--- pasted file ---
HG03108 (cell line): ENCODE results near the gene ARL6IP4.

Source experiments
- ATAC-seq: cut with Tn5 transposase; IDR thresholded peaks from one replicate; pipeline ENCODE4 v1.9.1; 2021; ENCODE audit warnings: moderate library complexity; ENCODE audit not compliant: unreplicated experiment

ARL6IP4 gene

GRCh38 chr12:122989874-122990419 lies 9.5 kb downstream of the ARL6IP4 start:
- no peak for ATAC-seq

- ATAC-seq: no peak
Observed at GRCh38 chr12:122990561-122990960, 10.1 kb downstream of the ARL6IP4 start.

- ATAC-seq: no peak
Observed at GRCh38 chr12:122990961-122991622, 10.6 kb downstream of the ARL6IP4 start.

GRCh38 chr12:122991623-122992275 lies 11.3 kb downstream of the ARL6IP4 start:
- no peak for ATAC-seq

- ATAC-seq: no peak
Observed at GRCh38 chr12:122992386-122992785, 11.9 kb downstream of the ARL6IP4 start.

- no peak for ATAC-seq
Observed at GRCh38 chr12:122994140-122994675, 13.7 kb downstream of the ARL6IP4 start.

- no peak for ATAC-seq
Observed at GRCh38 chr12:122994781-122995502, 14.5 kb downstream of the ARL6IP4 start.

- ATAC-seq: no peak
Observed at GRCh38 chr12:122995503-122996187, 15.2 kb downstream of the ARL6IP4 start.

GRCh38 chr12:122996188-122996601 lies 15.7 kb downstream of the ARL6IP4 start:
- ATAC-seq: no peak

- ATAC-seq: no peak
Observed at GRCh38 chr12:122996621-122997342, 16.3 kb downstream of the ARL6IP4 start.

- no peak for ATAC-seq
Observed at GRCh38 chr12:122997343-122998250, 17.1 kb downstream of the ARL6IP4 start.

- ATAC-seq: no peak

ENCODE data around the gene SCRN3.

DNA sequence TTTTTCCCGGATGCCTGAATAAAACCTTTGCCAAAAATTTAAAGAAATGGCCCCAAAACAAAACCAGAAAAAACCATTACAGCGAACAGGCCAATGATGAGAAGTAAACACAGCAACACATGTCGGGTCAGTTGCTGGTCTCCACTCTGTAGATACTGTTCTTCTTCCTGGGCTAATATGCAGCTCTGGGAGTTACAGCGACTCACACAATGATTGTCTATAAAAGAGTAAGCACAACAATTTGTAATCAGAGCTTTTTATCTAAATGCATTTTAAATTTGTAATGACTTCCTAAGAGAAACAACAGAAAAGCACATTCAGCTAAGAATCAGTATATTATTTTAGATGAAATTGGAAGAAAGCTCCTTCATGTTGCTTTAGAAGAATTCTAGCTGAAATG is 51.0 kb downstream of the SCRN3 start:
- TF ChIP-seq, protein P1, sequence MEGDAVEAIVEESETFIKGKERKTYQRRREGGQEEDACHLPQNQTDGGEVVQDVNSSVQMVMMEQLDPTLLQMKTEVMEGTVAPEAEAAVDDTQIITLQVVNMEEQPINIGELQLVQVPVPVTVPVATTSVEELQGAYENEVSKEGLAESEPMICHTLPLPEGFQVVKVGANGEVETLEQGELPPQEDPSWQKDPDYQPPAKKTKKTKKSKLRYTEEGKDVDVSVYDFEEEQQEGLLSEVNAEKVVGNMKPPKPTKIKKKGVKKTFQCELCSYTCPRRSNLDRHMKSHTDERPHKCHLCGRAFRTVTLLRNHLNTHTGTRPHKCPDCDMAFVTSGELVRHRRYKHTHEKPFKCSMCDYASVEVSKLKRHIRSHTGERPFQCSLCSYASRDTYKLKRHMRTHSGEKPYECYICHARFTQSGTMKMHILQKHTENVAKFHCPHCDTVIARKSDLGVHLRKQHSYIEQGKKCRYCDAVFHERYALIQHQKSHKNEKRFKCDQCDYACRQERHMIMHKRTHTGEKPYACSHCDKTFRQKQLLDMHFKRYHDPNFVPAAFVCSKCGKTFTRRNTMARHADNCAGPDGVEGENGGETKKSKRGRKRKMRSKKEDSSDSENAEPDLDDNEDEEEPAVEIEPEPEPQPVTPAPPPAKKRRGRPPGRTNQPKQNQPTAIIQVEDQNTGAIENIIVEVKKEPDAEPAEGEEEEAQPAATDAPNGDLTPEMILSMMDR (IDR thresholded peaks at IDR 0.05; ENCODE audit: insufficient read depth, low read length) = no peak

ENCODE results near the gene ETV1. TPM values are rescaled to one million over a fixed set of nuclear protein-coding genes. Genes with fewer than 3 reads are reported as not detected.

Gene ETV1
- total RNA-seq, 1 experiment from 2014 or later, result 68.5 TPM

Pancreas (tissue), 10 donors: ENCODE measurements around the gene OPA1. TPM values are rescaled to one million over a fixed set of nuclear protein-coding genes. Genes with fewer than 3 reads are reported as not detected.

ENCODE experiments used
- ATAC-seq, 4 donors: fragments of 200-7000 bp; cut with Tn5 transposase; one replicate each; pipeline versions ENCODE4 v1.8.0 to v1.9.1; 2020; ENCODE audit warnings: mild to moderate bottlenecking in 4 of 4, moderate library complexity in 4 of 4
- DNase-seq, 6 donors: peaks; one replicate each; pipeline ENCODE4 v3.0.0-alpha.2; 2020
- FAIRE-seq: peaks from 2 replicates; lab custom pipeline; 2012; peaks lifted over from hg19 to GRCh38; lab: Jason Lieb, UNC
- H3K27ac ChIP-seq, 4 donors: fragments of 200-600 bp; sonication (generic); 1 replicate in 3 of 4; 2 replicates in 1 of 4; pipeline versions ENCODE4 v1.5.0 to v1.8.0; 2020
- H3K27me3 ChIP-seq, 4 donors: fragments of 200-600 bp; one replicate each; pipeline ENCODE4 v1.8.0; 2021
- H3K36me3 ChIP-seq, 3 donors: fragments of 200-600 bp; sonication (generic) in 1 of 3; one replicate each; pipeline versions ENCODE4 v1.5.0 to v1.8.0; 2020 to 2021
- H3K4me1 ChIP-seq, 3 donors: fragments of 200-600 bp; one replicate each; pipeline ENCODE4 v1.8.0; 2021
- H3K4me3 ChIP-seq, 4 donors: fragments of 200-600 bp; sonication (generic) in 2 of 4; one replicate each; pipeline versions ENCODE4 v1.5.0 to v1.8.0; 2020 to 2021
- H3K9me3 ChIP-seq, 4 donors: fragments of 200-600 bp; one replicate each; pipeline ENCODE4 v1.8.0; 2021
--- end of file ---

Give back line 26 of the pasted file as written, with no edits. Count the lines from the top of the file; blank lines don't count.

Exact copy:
Observed at GRCh38 chr12:122997343-122998250, 17.1 kb downstream of the ARL6IP4 start.